Why I sometimes reply with image descriptions
Sometimes when I see a toot with an image I like but it doesn't have a description, I reply with a description. Here's why, if you're curious about that!
(It got too long for toots.)
If you need help convincing yourself that this is a good idea, bear in mind that other unsavory groups are preying on QAnoners right now, who might be easy pickings for radicalization into white supremacist, nationalist, or other far-right organizations.
I don't imagine it will be easy. But it's probably easier right now than four months ago or four months from now.
If you know someone who has been sucked into the QAnon cult, now is probably a pretty good time to reach out to them.
There's a window of time right now when a lot of the QAnon believers are struggling to reconcile their beliefs with what they're seeing.
I don't actually know how to "deprogram" cultists, or whether those methods precisely apply here. I don't know whether it's best to engage them topically or just to be social and help them reconnect or something else. But if this is something you can sink energy into, now's the time to do it.
@kittenlikeasmallcat It's aspirational because we actually beat the Nazis.
Honestly, though, this makes a good point.
The important caveat to the headline about police being more likely to react violently to left wing protests is that ACLED has only been collecting U.S. data for about one year, so a more accurate headline would probably be "Police Three times as likely to use force against Black Lives Matter protesters than anti-lockdown and pro-Trump protesters."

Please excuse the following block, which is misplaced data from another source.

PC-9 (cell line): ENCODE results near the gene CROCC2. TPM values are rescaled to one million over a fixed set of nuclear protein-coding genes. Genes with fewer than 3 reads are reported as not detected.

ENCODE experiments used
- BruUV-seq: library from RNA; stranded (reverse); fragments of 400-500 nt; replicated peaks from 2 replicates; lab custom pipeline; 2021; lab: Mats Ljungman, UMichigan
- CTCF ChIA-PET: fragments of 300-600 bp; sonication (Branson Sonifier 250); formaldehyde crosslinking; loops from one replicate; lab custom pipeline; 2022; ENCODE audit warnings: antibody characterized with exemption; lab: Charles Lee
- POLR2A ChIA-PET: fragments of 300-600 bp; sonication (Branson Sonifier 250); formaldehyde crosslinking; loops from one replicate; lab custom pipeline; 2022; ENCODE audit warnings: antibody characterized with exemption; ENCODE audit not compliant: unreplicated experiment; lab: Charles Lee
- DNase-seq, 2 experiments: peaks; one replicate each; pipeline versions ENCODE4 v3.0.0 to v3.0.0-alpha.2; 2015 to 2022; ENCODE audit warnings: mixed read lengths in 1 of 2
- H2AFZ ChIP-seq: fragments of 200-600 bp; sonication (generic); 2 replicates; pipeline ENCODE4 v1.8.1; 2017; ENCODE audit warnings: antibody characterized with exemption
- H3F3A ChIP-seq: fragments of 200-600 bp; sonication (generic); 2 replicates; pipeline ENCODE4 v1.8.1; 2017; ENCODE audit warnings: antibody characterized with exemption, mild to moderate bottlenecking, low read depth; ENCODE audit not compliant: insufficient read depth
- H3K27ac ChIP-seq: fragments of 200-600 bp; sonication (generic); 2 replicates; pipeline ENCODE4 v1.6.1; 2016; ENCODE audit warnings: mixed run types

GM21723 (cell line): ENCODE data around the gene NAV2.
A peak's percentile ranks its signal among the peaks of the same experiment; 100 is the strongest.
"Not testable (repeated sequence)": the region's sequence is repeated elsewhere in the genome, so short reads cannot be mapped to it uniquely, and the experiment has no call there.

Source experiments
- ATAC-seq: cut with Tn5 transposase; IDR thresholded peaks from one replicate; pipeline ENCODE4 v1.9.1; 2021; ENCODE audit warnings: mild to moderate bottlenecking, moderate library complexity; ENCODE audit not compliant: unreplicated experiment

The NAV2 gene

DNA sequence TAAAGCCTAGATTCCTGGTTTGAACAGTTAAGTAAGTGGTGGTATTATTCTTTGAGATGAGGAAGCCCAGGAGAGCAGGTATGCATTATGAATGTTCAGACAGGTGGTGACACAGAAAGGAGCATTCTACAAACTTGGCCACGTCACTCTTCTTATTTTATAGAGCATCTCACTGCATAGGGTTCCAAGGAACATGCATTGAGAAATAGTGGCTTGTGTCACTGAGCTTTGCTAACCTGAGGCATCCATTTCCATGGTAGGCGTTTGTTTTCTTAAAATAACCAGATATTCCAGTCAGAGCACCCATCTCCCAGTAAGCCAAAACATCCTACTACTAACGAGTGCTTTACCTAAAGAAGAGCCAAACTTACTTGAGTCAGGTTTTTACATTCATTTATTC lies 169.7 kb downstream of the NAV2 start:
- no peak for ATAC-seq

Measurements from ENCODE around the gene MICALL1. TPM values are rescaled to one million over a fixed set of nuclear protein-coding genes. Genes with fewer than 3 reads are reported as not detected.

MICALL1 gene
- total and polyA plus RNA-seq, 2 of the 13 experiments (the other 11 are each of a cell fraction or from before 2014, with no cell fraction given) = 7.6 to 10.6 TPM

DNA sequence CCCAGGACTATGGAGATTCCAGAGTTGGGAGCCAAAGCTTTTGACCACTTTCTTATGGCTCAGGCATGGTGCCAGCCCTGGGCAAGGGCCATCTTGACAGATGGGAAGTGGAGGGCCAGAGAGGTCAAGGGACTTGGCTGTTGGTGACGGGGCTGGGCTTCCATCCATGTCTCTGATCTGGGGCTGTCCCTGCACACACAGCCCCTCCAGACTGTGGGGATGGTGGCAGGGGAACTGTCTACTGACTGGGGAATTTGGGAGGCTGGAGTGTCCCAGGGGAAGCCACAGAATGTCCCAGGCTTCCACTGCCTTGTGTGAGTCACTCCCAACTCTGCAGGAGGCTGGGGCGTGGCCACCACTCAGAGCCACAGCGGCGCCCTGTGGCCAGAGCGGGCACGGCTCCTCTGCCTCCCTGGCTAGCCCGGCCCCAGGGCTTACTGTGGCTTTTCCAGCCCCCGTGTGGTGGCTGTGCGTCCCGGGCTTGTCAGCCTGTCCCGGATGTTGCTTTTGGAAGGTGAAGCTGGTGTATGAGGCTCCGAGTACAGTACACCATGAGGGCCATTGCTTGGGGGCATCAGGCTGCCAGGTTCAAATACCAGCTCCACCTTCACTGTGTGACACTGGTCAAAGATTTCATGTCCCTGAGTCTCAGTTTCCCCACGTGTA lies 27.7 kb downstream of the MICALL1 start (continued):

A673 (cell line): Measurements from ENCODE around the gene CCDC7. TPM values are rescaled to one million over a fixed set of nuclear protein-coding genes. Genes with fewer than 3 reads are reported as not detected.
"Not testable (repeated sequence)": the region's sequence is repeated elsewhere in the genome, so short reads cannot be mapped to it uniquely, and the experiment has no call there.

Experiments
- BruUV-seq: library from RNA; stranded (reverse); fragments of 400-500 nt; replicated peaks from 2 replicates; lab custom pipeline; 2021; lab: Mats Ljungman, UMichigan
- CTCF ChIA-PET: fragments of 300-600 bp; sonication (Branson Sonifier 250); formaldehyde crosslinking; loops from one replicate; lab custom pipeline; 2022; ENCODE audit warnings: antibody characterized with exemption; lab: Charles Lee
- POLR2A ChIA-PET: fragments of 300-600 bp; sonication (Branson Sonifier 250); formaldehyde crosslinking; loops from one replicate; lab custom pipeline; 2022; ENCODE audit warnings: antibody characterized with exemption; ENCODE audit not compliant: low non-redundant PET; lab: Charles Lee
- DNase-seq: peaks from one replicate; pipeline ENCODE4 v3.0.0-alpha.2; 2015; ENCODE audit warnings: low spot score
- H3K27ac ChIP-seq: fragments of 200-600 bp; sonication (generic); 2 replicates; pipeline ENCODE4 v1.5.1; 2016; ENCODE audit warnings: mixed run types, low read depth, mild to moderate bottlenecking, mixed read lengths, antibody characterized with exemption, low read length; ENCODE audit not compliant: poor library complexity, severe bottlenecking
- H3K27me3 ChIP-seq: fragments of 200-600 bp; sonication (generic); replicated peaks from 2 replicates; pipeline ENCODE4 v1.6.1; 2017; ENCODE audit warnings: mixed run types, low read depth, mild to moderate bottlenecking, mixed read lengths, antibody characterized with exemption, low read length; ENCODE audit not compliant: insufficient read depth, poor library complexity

So it's not clear how much of this is left-right prejudice by the police vs. racist prejudice by the police.
Given the history of the policing (https://worxintheory.wordpress.com/2014/12/07/origins-of-the-police/), it would not be *at all* surprising if the police are indeed also much more likely to respond violently to workers protests, peace protests, etc., but the ACLED data don't quantify the answer to this question.
This NPR piece suggests that oil-producers would have had a rough year, even without the pandemic. This is *very interesting*. It would be a mistake to celebrate, though: this is a signal that it's time to fight harder.
So, I'm interested in hosting an online chat space, and I'd like opinions.
My understanding is that the current go-to options for a lot of people are Discord and Slack, but I have a pretty strong preference to promote the use open source tools, plus it's just cool to be able to run a chat server out of our basement.
for context: Constellation Games is a sci-fi first contact story about a dork whose immediate thought when the aliens show up is that he wants to play their videogames
Over the course of the story he comes to realize that the real treasure is the fully automated luxury gay space anarchism we made along the way
Covid rapid test psa
@courtney this bit of the article really calls that summary into question. The research screened 1500+ asymptomatic people and PCR found *any* covid in 19. Of those 19, 6 were also detected by the rapid test. Of the remaining 13 positive PCR, *12* of the had C.T. >30. That's at the very far end of PCR detection possibilities, I've never seen a C.T. value greater than 25 in previous covid PCR papers.
Lower CT means it was easier to detect (greater quantity of viral genetic material in the sample) and is highly correlated with both symptom severity and infectivity.
The "flip a coin" metaphor is also a problem, it seems to imply that the test will give false positives (say someone is infected when they're not), but the rapid antigen tests have specificity >99.9% according to the CDC, which means essentially no false positive results.
Definitely PCR is more effective, it's more sensitive to later-stage and asymptomatic cases. But there's a place for a cheaper test too.
Alt of @varx -- less tech talk on this account, maybe.